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  • Stress that basic principles for planning, for managing financial resources, for implementing marketing efforts, and for controlling costs are similar in all hospitality segments. Review terms, “commercial foodservice operations” and “institutional foodservice operations” and their target audiences, when discussing “emphasis on consumers.”
  • Purchasing: describe the purposes of documenting purchase specifications: they provide detailed descriptions of desirable quality, size and weight for a particular item. In addition, the standardized purchase specification format includes usage of product, product test procedures and special instructions and requirements. Receiving: Provide examples of financial and security concerns in receiving Storing: For a perpetual inventory system, keep a running balance of the quantity of stored products by recording all newly purchased items as they enter storage areas and all quantities issued from storage to production areas; in a physical inventory system, physically count stored products periodically.
  • Pre-Preparation: Mise-en-place means “everything in its place” and “getting ready for service.” Define serving and service (serving is the process moving products from products personnel to service personnel; service is the process moving products from service personnel to the guests).
  • Define allocation as the process of spreading costs between two or more profit centers to more accurately identify each department’s profitability. Discuss Question 2 in “Issues at Work” (Chapter 8) to explain the process of allocating revenues / expenses between departments in hotels. The text (Figure 8.2) discusses why costs for products and labor differ between restaurant and hotel F & B.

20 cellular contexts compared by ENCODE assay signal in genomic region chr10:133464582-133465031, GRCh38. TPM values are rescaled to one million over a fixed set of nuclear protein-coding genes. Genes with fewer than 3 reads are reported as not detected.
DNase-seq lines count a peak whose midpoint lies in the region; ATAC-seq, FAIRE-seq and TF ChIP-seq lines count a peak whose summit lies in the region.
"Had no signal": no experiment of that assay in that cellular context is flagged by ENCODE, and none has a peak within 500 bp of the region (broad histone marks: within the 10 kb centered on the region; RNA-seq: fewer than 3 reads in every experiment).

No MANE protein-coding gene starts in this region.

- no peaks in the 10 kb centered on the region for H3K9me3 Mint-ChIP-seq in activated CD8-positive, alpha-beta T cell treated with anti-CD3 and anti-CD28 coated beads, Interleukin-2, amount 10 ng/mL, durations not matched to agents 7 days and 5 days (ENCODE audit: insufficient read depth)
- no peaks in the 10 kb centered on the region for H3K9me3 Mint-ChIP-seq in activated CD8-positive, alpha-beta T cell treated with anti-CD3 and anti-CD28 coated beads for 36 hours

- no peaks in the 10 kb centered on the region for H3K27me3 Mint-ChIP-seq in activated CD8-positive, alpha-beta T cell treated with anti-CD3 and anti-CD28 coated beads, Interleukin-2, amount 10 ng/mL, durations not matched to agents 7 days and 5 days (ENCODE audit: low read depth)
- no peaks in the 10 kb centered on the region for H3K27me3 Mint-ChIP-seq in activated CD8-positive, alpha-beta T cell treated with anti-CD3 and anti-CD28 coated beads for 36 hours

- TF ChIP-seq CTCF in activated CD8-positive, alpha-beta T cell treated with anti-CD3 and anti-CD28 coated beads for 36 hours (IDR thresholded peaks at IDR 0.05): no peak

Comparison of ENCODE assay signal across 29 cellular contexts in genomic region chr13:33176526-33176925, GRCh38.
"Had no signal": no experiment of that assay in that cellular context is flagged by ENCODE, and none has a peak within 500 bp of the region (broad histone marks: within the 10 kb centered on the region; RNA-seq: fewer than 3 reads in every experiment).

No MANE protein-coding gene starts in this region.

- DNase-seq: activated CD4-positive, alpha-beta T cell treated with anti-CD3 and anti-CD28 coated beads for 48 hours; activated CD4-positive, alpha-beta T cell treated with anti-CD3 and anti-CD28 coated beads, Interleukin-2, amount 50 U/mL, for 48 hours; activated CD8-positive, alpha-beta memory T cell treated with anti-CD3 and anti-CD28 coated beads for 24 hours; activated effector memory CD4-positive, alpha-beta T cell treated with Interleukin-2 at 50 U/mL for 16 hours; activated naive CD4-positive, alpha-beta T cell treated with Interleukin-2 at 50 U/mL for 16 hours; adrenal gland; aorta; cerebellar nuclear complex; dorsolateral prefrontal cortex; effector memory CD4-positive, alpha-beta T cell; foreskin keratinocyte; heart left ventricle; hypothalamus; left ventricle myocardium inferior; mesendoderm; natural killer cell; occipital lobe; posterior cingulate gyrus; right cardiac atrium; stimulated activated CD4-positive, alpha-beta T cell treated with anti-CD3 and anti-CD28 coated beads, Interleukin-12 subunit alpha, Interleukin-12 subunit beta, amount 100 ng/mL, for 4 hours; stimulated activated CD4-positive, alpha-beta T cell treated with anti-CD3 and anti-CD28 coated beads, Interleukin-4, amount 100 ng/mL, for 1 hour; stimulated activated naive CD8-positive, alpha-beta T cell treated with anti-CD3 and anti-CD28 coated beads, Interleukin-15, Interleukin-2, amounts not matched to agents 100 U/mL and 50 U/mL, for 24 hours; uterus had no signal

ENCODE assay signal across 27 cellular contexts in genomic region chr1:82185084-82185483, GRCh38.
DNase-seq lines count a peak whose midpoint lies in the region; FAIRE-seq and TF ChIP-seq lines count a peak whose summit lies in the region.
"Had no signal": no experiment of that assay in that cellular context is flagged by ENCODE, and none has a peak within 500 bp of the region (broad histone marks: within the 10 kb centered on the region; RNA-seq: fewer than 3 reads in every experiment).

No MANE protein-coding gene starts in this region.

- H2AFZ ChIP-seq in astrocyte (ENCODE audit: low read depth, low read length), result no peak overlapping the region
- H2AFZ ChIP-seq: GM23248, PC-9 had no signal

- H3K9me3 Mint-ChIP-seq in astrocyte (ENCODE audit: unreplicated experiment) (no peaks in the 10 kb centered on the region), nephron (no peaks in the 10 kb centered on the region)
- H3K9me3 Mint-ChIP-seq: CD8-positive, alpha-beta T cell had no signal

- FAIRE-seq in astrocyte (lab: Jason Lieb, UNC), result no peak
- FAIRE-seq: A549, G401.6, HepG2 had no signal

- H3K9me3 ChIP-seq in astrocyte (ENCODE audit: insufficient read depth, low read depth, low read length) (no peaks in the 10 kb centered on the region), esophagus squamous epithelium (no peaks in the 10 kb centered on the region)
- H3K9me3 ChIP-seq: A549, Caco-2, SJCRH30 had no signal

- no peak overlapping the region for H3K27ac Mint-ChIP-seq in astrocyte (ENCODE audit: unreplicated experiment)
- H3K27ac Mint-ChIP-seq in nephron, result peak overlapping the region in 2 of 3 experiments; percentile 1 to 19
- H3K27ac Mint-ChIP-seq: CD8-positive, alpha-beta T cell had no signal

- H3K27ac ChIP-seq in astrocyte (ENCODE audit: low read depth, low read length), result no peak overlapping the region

• Hospitality suite business involves providing food and beverage service during conventions / conferences; hosted events are functions served by a hotel which are complementary for invited guests.
  • Discuss issue of the prompt removal of soiled room service items, and how to design procedures for this operating challenge; use the first case study to facilitate discussion with students.
  • Ask students about “upselling techniques” they have used in any segments of food and beverage service; then discuss how those techniques can be applied in room service.
  • Question 4 in “Issues at Work” (Chapter 8) addresses special training that a room service attendant needs to become an efficient dining room server.
  • Question 5 in “Issue at Work” (Chapter 8) addresses communication problems applicable to planning and delivery of banquets. Stress that coordination between banquet chef and banquet manager, between production staff and service staff, between sales / marketing department and the banquet department is critical to success. Distinguish between hosted bars and cash bars. Market share is the percentage of the entire volume of business of a specific type which the hotel enjoys.
  • Discuss the use of a banquet event order, and how this helps the banquet planning process; show an example of a banquet event order either from text (Figure 8.6) or from other resources.
  • Each service style varies uniquely in terms of required staff skills, costs, elegance, needed equipment, etc. Discuss advantages / disadvantages associated with each service style. (For example, for English service, the portion control procedures can be challenging. Although Russian and French service styles offer elegance, well-trained service employees and specialized equipment are needed, which increases costs. On the other hand, American service style involves low equipment- and labor- costs.)
  • Define the terms “Call brand beverages,” “Premium brand beverage”, and “House brand beverage.”
  • Many factors should be considered in banquet room set-up. A key aspect of the space issue is that banquet managers / planners should consider easy accessibility for both guests and service personnel. Stress the importance of considering the size of the banquet space and implementation of service styles when booking events.
  • Show students a sample copy of a banquet contract while discussing topics commonly listed in the banquet contract. Explain how fees are assessed when the banquet contract is canceled and how the guarantee reduction policy works.
  • Question 6 in “Issues at Work” (Issues at Work) asks students whether they agree or disagree with the statement that “all personnel in the hotel require training in responsible service of alcoholic beverages.”  
  • Ch08

    1. 1. Chapter 8: Food and Beverage